by Sister Margie Lavonis
Each of the Holy Cross congregations of sisters, brothers and priests, founded by Father Basil Moreau, is known for wonderful hospitality. People often comment on how welcoming they are. One tends to feel “at home” in their presence. In his book on Father Moreau, author Gary MacEoin says that members of the congregations of Holy Cross are the most hospitable people he has ever met.
We are called to be welcoming people. Hospitality is a vital component of Christian love. It gives flesh to what a loving person is about. Hospitable people accept and make others feel at home regardless of who they are or where they come from. They always have room for another person in their hearts and at the table of their lives. They make others feel wanted and cared for.
I have been thinking about this virtue a lot in light of the immigration controversy in our country. Each of us who follows Christ needs to examine how open to and accepting we are of people of other cultures and from other countries. Do we make the “stranger” welcome in our presence?
Hospitality is not limited to how welcoming we are to those different from us. It may be as simple as inviting someone to sit with us during lunch, or starting a conversation with someone we have never spoken to when we go to Mass. Smiling at strangers who pass by us on a street or in a store is also a gesture of hospitality.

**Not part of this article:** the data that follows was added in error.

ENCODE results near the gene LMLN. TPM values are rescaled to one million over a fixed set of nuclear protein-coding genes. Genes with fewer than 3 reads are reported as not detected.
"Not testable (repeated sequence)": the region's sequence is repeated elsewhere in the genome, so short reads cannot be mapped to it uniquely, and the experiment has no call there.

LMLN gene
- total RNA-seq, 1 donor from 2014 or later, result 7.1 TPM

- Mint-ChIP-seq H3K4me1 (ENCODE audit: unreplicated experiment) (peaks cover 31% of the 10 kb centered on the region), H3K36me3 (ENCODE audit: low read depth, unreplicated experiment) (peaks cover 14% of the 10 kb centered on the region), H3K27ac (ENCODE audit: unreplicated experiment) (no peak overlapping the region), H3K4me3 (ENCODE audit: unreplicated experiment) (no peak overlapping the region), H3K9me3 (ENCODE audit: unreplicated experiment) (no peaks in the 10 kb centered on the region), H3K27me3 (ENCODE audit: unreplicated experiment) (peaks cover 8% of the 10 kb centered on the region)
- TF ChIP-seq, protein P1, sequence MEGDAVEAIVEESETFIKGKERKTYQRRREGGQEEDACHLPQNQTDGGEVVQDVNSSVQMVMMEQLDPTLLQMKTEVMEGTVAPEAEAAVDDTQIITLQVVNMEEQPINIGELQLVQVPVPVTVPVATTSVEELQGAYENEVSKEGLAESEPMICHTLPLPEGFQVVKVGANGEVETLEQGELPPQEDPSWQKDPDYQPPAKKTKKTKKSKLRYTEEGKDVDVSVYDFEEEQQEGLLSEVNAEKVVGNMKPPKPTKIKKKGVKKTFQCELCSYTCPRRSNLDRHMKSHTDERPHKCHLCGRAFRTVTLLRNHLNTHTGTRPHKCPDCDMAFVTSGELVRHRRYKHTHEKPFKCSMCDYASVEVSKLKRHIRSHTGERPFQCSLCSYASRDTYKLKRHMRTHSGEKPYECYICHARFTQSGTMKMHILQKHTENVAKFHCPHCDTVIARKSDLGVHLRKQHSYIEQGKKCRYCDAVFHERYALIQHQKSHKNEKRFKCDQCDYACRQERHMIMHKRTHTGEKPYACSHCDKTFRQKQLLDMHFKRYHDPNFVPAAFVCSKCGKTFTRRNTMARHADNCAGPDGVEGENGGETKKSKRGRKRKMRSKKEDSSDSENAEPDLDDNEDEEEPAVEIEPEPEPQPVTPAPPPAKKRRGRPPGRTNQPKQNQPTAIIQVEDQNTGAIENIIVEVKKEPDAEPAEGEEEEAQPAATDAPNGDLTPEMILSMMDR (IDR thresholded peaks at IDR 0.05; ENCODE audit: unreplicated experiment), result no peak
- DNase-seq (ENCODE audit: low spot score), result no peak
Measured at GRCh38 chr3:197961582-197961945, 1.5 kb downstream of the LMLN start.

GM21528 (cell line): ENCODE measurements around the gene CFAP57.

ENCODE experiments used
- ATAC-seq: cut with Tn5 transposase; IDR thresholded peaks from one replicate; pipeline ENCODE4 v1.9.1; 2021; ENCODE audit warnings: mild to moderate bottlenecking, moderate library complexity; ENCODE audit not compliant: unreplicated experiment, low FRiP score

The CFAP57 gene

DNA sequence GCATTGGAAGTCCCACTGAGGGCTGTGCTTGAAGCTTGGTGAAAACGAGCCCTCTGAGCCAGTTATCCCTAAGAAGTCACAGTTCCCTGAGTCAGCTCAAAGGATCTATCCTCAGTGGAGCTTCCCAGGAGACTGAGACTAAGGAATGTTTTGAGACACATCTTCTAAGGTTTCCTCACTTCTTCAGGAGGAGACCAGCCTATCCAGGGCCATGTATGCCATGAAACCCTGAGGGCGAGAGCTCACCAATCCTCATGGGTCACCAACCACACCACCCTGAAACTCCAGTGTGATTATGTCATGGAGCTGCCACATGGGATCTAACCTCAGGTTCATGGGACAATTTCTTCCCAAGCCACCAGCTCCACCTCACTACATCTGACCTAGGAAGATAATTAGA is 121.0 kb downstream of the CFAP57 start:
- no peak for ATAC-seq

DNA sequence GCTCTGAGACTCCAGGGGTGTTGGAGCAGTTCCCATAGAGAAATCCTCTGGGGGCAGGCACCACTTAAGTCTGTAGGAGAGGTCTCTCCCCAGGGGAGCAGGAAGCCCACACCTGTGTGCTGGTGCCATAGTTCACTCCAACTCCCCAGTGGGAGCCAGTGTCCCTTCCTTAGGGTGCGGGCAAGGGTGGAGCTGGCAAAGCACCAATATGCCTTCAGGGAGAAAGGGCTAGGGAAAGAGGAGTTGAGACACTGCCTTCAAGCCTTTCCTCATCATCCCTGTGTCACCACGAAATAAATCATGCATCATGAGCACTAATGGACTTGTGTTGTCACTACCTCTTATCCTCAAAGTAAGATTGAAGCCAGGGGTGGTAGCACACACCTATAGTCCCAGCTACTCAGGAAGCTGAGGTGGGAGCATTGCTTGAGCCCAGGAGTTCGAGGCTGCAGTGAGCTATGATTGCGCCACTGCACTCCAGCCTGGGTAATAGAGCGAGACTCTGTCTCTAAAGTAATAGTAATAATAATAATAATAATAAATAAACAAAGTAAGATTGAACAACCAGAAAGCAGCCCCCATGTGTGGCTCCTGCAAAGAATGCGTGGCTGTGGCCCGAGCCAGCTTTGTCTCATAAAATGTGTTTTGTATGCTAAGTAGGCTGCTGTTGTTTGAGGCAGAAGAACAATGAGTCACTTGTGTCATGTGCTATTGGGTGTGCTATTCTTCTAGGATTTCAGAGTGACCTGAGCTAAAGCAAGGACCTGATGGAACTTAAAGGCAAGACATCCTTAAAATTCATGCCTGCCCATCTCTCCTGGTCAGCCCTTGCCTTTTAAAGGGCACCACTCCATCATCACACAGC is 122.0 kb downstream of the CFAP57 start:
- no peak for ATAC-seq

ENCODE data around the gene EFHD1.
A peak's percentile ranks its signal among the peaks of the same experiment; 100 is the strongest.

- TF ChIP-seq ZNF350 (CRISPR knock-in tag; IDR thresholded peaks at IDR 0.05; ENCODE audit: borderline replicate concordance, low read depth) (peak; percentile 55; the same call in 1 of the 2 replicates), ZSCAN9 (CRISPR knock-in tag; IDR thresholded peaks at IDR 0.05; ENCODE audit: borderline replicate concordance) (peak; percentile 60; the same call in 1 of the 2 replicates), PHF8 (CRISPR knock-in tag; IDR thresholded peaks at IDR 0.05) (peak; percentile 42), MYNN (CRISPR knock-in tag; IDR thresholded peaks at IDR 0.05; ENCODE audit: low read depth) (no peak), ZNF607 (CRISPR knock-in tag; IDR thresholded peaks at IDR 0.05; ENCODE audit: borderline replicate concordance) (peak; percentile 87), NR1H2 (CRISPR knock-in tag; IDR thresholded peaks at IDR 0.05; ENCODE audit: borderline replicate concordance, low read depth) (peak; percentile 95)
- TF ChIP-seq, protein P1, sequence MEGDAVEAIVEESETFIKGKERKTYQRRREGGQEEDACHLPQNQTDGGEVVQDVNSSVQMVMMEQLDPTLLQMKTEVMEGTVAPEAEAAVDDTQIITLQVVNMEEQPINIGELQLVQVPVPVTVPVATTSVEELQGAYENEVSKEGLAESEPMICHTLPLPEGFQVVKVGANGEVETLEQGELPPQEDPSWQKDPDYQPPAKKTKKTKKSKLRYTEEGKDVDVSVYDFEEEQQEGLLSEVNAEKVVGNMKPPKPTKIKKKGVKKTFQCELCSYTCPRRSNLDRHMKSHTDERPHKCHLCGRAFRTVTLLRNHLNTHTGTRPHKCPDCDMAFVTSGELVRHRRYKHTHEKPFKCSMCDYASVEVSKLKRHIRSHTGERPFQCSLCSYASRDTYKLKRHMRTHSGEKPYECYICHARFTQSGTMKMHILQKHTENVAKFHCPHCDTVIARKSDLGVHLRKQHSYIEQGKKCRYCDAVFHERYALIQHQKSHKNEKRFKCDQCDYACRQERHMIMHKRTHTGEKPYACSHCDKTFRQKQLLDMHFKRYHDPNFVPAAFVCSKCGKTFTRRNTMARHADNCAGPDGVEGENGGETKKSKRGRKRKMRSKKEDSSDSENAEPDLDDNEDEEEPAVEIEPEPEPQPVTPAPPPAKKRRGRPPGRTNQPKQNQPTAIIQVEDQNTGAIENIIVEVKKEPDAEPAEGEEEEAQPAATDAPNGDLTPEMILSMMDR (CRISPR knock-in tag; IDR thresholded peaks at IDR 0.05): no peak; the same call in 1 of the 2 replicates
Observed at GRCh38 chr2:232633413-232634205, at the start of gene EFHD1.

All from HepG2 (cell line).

Even simple experiences of hospitality can affect us deeply. Many years ago my parents and visited the Methodist church where my brother, who was working his way through college, directed the church choir. I still remember how warmly the church members, who recognized it was our first time there, welcomed us and immediately made us feel right at home. Had I not been a committed member to my own church, their loving spirit might have attracted me to return again.
Extending hospitality is not just a “nice” thing to do. It is integral to what it means to be a Christian, a follower of Christ.
Perhaps we can take some prayer time to reflect on how well, or not so well, we have exercised this important virtue. Whom we welcome into the circle of our lives? Remember Jesus told us that when we welcome anyone we are welcoming him.